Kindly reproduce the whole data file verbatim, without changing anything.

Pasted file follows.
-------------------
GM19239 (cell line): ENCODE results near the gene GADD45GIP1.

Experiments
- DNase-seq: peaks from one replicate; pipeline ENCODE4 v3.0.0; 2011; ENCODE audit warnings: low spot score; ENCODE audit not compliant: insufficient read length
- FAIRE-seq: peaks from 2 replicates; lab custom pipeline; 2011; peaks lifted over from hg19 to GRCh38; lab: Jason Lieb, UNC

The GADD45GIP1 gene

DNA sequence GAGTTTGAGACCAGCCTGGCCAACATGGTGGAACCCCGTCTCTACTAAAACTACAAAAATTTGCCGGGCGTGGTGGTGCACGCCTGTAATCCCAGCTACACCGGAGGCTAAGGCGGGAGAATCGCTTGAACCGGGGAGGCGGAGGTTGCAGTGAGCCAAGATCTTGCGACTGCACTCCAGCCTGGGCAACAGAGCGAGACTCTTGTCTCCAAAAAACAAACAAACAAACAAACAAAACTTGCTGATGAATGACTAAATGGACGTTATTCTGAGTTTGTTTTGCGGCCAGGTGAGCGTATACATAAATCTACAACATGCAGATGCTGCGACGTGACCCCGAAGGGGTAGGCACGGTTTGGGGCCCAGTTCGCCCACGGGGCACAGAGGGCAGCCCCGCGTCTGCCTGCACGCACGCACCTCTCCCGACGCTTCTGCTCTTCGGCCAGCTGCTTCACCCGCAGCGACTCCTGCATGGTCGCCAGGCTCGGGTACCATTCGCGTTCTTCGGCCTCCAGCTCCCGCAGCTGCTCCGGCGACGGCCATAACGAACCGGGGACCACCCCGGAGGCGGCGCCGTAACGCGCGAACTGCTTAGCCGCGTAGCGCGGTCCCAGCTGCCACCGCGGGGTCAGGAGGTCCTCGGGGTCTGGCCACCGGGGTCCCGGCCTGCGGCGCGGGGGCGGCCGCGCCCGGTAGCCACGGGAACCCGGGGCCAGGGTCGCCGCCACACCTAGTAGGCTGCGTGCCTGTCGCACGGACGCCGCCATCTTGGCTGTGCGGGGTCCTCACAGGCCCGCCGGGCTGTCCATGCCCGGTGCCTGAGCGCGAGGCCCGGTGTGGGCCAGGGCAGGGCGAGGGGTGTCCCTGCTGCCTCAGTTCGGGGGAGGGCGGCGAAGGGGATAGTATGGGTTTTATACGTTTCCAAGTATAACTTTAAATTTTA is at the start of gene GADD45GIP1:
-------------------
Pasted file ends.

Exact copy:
GM19239 (cell line): ENCODE results near the gene GADD45GIP1.

Experiments
- DNase-seq: peaks from one replicate; pipeline ENCODE4 v3.0.0; 2011; ENCODE audit warnings: low spot score; ENCODE audit not compliant: insufficient read length
- FAIRE-seq: peaks from 2 replicates; lab custom pipeline; 2011; peaks lifted over from hg19 to GRCh38; lab: Jason Lieb, UNC

The GADD45GIP1 gene

DNA sequence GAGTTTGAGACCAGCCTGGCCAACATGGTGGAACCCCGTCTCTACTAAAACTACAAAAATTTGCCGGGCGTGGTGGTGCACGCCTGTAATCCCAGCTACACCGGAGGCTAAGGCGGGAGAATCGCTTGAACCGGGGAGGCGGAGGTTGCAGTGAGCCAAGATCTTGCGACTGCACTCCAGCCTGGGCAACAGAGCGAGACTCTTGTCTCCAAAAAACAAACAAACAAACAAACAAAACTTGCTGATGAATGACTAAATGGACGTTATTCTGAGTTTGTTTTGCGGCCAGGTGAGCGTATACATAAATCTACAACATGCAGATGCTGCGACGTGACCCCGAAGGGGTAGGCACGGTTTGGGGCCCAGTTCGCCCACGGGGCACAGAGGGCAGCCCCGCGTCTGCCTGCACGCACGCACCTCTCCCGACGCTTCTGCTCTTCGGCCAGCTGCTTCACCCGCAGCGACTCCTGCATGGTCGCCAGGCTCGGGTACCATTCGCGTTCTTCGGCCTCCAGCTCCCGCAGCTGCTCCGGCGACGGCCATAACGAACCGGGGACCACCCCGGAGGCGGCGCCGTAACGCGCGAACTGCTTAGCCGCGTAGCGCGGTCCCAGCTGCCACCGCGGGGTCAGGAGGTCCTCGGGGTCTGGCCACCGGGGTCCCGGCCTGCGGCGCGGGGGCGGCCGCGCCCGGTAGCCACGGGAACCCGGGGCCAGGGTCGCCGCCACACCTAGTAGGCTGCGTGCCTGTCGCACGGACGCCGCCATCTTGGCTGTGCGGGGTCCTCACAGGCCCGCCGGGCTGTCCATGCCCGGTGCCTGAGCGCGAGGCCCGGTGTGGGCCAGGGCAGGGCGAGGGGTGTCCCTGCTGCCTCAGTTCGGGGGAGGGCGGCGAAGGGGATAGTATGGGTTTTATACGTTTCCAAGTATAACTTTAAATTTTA is at the start of gene GADD45GIP1: